We attempted percutaneous balloon mitral valvuloplasty in 50 patients (27 female and 23 male, age 10–38 years) with rheumatic mitral stenosis. The procedure could be completed in 40 patients. The failures were caused by problems related to transseptal puncture in eight cases and inability to cross the mitral valve in two cases. Immediately after valvuloplasty there was a remarkable reduction in the mean pulmonary artery pressure, left atrial mean pressure, mean diastolic gradient across the mitral valve, and the calculated pulmonary vascular resistance. The calculated mitral valve area increased and the cardiac index increased marginally. Inadequate results with a post valvuloplasty mitral valve area of 0.9 cm2 were seen in only one patient. Repeat hemodynamic evaluation in 25 patients within two weeks of valvuloplasty showed persistent benefit in all except one patient, who showed partial restenosis. Follow‐up cardiac catheterization at 3–6 months in 13 patients showed evidence of restenosis (mitral valve area <1.0 cm2 and mean diastolic gradient of > 10 mmHg) in one patient, while all others maintained hemodynamic benefit. Repeat hemodynamic evaluation at 9–18 months after valvuloplasty in eight patients showed evidence of restenosis in an additional two cases. The patients in our series are young (28 patients <20 years), small body surface area (1.35–0.2 m2), and have high left atrial and pulmonary arterial pressures.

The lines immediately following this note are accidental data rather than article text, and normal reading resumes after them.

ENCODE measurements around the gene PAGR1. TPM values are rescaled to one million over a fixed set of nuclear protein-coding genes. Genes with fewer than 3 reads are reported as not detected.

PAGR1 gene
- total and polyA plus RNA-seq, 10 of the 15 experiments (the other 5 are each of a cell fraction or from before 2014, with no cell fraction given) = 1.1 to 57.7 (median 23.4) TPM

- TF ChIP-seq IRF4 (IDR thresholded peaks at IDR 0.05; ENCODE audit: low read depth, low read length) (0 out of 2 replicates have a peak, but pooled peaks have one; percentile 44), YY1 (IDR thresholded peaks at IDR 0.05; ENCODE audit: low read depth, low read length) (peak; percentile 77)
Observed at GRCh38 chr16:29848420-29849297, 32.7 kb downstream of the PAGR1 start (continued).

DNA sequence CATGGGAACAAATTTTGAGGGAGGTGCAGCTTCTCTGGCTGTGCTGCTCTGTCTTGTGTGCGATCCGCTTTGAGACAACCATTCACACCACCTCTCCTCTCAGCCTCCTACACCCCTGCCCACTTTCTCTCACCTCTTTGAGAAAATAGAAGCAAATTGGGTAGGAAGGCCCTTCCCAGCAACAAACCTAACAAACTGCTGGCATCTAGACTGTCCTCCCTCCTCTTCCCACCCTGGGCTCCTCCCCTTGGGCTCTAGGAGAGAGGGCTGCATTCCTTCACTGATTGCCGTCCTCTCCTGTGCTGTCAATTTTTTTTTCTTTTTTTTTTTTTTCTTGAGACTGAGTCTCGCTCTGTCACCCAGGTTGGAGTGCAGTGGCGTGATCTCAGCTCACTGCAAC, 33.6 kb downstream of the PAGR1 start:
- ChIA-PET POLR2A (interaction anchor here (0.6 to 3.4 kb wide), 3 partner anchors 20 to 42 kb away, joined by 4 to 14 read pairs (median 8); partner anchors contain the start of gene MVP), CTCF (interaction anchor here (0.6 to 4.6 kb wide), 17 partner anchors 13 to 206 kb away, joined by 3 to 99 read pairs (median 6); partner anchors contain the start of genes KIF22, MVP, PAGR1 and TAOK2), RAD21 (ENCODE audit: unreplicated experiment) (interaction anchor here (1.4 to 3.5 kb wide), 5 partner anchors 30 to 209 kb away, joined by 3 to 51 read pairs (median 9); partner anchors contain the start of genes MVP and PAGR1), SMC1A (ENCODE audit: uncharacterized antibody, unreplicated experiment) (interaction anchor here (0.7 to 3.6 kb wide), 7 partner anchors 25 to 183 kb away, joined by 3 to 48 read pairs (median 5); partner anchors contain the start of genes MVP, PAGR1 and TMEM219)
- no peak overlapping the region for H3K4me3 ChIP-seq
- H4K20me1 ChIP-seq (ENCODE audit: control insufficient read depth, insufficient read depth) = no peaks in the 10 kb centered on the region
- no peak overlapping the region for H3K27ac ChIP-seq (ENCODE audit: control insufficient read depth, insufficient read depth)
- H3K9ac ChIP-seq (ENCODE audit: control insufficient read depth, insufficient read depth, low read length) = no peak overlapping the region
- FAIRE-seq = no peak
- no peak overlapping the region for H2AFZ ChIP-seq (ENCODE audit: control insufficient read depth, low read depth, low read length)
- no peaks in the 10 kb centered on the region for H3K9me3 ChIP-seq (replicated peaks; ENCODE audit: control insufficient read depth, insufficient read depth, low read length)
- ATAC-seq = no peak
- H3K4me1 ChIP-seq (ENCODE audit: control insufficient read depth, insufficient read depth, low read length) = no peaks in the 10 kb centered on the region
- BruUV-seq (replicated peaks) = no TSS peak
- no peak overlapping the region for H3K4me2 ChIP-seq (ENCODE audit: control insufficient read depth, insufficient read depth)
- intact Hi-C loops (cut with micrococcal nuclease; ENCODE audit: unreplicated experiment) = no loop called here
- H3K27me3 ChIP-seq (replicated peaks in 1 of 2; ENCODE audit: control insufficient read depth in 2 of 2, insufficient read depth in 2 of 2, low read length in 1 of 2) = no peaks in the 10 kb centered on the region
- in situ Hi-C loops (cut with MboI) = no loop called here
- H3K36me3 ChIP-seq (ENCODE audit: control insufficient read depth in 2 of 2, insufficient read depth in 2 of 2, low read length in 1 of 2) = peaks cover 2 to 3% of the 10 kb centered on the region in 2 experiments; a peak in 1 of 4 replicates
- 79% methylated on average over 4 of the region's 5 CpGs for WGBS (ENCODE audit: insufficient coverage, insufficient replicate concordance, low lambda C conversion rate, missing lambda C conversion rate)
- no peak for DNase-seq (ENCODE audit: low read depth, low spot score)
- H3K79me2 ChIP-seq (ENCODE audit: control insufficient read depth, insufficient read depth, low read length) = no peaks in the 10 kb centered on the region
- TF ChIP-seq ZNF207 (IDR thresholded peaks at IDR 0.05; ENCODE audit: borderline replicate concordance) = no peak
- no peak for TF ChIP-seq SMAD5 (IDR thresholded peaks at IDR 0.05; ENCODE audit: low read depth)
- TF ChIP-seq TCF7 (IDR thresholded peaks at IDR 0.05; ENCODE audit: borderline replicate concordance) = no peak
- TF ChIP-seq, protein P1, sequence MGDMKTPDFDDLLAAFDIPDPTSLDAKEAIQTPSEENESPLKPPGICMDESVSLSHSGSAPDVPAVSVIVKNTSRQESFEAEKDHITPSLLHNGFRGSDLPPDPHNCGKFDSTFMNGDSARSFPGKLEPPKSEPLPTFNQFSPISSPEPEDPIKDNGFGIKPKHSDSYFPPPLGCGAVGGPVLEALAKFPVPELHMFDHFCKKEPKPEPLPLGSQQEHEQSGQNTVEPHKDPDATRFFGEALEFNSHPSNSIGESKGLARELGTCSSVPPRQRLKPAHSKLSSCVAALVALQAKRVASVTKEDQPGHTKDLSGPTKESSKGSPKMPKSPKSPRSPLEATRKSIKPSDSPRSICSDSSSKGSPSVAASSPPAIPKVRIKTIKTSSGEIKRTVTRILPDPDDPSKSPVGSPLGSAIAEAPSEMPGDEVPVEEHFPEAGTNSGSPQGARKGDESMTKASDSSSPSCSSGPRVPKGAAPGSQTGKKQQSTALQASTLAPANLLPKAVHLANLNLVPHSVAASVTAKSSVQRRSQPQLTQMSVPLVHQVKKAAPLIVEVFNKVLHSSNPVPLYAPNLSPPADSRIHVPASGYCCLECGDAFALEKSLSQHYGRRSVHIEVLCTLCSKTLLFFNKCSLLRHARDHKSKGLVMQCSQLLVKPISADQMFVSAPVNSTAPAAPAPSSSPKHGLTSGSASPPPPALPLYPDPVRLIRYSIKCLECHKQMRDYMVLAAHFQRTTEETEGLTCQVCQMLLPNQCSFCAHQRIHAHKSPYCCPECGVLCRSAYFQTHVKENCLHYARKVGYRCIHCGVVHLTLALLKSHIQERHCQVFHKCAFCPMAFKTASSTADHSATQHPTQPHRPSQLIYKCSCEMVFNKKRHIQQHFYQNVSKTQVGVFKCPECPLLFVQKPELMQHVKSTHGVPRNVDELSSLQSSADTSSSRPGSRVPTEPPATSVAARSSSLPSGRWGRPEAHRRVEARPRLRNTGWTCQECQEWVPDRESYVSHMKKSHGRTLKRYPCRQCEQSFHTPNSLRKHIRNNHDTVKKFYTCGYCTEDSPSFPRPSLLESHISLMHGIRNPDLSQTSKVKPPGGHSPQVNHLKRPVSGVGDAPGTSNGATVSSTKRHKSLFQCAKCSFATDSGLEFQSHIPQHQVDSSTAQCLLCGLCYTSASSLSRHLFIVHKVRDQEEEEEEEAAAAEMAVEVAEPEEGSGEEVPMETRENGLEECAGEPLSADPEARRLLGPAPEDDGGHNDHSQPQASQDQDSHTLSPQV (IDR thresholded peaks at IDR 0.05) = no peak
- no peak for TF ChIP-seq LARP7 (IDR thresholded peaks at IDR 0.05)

- percutaneous balloon mitral valvotomy
- rheumatic mitral stenosis